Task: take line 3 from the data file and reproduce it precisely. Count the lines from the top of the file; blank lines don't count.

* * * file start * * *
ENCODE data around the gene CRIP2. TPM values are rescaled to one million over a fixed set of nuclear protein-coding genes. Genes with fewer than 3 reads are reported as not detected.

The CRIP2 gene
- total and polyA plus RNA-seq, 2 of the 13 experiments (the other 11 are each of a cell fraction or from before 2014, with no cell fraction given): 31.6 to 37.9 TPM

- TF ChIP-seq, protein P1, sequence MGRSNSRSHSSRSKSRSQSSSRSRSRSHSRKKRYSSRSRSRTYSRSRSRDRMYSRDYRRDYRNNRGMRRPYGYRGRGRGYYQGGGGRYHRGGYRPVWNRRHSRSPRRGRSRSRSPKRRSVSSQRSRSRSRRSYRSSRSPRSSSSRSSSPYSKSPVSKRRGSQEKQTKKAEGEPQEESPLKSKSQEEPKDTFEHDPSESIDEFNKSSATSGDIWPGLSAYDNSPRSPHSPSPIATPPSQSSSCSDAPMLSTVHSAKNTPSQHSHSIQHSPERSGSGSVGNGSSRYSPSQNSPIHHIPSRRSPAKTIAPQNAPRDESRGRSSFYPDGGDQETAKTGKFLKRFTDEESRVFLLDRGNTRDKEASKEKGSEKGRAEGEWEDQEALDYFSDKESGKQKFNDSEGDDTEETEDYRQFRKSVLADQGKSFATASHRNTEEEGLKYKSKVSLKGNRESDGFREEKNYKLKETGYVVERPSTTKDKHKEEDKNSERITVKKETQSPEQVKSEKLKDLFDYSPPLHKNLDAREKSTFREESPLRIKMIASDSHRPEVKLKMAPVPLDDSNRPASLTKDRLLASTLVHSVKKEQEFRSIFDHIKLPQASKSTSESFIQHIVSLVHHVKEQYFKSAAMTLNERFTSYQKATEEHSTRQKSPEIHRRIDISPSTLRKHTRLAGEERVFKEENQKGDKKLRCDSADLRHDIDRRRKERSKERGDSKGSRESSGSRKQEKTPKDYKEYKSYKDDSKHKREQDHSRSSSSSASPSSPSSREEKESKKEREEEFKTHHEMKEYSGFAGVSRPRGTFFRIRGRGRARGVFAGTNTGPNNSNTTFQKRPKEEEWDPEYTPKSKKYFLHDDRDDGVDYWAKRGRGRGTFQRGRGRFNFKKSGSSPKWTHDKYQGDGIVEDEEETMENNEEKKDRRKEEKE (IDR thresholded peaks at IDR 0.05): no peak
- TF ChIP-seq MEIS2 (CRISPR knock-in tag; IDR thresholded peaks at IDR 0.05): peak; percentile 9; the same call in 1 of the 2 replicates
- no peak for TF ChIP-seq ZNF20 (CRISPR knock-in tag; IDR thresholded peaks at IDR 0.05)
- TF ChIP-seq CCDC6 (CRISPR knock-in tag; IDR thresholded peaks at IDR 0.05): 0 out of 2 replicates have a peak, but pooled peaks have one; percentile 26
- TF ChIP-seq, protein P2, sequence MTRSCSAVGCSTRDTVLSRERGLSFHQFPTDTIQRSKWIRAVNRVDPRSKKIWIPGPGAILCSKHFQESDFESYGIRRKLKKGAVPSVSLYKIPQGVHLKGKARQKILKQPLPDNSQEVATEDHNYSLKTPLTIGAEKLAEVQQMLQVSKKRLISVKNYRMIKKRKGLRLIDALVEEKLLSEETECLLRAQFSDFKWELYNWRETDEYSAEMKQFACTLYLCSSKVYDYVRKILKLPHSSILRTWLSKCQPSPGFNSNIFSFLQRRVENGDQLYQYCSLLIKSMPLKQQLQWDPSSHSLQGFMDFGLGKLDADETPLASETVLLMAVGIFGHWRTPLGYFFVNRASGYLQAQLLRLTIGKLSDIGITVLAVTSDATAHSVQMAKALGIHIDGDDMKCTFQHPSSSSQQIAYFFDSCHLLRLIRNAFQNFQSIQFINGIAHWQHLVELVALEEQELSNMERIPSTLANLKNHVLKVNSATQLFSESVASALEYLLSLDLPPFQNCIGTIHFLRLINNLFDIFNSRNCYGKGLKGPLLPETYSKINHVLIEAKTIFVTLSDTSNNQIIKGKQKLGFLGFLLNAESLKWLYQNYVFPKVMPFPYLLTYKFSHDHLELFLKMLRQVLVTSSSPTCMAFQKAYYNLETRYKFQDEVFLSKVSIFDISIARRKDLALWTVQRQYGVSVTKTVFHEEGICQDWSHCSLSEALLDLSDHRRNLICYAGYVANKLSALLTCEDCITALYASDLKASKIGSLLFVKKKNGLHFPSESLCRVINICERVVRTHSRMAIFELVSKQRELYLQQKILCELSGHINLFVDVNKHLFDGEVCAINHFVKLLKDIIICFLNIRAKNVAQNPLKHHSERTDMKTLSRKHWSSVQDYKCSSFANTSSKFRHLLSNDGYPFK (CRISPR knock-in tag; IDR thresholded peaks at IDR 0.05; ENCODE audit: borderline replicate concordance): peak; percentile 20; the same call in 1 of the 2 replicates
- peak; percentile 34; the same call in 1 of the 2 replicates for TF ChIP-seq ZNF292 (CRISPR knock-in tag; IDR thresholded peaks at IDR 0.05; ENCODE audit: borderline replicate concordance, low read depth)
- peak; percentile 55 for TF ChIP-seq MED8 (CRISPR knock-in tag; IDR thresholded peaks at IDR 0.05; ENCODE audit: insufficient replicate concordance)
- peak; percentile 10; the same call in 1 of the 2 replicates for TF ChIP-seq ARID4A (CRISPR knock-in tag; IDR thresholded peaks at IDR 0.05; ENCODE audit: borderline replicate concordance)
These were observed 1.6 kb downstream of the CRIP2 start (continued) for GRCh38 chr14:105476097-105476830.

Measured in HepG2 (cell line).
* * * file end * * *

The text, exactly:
- total and polyA plus RNA-seq, 2 of the 13 experiments (the other 11 are each of a cell fraction or from before 2014, with no cell fraction given): 31.6 to 37.9 TPM